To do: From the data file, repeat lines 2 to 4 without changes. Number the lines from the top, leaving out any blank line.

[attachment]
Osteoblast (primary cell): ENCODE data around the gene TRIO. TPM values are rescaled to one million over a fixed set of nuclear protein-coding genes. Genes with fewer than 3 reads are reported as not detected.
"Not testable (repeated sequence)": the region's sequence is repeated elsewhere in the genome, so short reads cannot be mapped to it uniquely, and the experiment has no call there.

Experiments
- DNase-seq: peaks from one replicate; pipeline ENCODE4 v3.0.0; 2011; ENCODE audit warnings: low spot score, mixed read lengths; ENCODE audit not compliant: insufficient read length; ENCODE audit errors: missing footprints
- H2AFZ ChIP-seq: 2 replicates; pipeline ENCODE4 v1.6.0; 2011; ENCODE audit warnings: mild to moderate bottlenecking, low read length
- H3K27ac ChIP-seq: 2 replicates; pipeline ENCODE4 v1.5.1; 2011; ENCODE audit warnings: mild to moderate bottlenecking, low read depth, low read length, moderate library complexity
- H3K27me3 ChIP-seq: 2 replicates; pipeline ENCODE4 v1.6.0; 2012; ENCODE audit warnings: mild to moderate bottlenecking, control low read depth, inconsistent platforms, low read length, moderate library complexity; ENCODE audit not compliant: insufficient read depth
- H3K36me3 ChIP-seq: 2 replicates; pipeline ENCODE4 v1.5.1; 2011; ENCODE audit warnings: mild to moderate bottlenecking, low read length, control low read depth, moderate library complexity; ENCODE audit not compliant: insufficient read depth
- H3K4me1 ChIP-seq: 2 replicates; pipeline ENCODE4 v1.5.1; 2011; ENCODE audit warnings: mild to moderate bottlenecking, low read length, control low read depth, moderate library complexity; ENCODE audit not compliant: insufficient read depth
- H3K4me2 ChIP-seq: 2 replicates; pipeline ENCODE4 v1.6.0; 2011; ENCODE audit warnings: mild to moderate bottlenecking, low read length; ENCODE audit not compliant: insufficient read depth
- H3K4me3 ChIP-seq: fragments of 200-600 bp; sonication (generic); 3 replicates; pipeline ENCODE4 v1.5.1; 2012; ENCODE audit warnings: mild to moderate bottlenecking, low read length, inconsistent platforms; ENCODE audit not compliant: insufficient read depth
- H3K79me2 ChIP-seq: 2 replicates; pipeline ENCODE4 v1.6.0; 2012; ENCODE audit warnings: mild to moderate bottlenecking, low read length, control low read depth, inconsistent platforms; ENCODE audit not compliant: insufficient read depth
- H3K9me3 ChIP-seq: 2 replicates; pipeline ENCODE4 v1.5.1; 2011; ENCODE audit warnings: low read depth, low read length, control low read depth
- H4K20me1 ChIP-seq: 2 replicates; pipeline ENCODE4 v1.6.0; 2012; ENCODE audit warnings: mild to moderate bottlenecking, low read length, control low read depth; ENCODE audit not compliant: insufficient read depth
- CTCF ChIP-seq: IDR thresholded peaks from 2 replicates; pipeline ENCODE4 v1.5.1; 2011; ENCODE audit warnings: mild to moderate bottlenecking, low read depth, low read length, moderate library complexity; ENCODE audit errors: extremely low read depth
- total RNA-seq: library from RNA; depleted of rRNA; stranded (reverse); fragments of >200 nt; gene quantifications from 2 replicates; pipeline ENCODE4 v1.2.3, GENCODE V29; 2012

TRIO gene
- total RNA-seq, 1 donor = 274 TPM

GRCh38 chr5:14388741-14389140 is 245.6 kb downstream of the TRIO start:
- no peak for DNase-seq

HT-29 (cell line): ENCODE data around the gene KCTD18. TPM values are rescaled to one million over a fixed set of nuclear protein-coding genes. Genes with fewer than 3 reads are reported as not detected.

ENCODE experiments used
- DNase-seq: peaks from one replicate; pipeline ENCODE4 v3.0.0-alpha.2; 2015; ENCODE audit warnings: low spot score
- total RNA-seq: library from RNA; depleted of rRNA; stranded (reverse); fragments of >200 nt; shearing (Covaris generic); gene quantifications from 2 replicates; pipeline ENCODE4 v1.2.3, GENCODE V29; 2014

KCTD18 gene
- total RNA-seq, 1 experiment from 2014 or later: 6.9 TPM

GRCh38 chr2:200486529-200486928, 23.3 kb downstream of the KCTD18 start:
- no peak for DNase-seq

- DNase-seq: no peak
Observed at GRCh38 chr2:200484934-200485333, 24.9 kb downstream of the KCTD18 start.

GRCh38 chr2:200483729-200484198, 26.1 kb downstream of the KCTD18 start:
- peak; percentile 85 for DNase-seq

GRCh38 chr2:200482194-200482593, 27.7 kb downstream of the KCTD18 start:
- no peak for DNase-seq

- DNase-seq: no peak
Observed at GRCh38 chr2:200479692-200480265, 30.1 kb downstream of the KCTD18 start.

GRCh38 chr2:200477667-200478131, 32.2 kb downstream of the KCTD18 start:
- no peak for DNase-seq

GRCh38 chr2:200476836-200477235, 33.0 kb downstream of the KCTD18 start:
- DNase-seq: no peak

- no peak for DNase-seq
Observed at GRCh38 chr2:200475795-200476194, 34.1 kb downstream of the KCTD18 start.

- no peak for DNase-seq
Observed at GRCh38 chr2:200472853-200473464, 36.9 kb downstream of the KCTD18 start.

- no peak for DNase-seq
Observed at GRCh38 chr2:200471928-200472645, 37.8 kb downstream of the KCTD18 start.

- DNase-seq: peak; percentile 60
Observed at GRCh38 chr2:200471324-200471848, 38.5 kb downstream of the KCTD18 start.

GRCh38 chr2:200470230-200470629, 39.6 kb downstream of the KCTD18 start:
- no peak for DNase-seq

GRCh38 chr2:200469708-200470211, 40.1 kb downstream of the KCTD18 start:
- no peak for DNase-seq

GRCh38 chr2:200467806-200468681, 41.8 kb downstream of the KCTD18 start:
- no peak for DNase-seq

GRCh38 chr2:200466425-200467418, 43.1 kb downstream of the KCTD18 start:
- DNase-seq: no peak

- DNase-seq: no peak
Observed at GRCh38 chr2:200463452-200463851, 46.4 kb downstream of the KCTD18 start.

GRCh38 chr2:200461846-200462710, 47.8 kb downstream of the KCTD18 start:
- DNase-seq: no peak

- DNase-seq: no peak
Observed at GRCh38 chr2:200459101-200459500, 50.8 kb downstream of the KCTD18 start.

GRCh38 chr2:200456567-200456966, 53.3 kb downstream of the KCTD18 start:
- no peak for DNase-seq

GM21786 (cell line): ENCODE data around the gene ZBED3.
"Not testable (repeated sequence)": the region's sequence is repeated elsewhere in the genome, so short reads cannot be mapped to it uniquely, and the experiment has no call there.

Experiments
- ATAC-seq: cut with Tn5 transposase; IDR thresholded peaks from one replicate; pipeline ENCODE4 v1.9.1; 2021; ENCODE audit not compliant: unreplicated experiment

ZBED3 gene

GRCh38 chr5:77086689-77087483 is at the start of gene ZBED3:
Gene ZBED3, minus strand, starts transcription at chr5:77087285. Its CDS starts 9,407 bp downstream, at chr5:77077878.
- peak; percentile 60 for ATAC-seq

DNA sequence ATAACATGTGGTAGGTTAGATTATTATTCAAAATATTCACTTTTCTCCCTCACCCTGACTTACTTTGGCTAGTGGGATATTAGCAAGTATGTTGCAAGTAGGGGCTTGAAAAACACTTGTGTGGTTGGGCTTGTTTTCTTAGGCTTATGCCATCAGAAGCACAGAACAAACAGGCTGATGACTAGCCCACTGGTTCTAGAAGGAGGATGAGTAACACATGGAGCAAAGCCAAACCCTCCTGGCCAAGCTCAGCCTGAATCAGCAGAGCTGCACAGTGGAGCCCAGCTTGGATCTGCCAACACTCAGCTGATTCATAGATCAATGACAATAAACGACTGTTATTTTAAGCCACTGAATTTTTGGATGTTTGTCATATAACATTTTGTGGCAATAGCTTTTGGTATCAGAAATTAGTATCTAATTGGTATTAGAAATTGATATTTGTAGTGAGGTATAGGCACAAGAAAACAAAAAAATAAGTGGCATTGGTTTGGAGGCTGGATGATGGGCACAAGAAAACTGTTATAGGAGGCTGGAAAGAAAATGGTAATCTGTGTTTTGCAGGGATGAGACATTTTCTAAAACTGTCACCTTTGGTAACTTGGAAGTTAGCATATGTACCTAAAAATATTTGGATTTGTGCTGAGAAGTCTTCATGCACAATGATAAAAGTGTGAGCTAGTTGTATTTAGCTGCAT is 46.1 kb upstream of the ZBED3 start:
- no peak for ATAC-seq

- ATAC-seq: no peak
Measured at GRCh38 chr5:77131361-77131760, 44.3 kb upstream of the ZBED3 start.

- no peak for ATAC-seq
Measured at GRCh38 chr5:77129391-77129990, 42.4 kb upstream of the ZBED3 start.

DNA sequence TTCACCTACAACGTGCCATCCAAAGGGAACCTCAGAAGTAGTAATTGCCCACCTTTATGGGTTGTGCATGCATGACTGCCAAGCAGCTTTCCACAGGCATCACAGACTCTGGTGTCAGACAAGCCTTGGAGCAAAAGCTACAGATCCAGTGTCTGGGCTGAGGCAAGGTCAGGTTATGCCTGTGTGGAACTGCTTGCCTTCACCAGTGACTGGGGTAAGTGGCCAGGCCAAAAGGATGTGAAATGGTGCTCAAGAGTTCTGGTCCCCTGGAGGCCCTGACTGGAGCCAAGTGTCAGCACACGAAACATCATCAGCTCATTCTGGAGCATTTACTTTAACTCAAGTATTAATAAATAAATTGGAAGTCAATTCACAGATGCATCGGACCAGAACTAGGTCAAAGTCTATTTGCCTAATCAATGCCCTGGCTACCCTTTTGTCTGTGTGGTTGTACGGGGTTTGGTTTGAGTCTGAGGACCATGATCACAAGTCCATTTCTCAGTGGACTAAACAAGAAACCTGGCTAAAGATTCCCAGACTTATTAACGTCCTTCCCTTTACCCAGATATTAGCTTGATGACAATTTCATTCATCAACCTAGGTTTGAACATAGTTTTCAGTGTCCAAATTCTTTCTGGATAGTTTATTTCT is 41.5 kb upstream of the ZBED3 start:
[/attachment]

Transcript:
"Not testable (repeated sequence)": the region's sequence is repeated elsewhere in the genome, so short reads cannot be mapped to it uniquely, and the experiment has no call there.

Experiments
- DNase-seq: peaks from one replicate; pipeline ENCODE4 v3.0.0; 2011; ENCODE audit warnings: low spot score, mixed read lengths; ENCODE audit not compliant: insufficient read length; ENCODE audit errors: missing footprints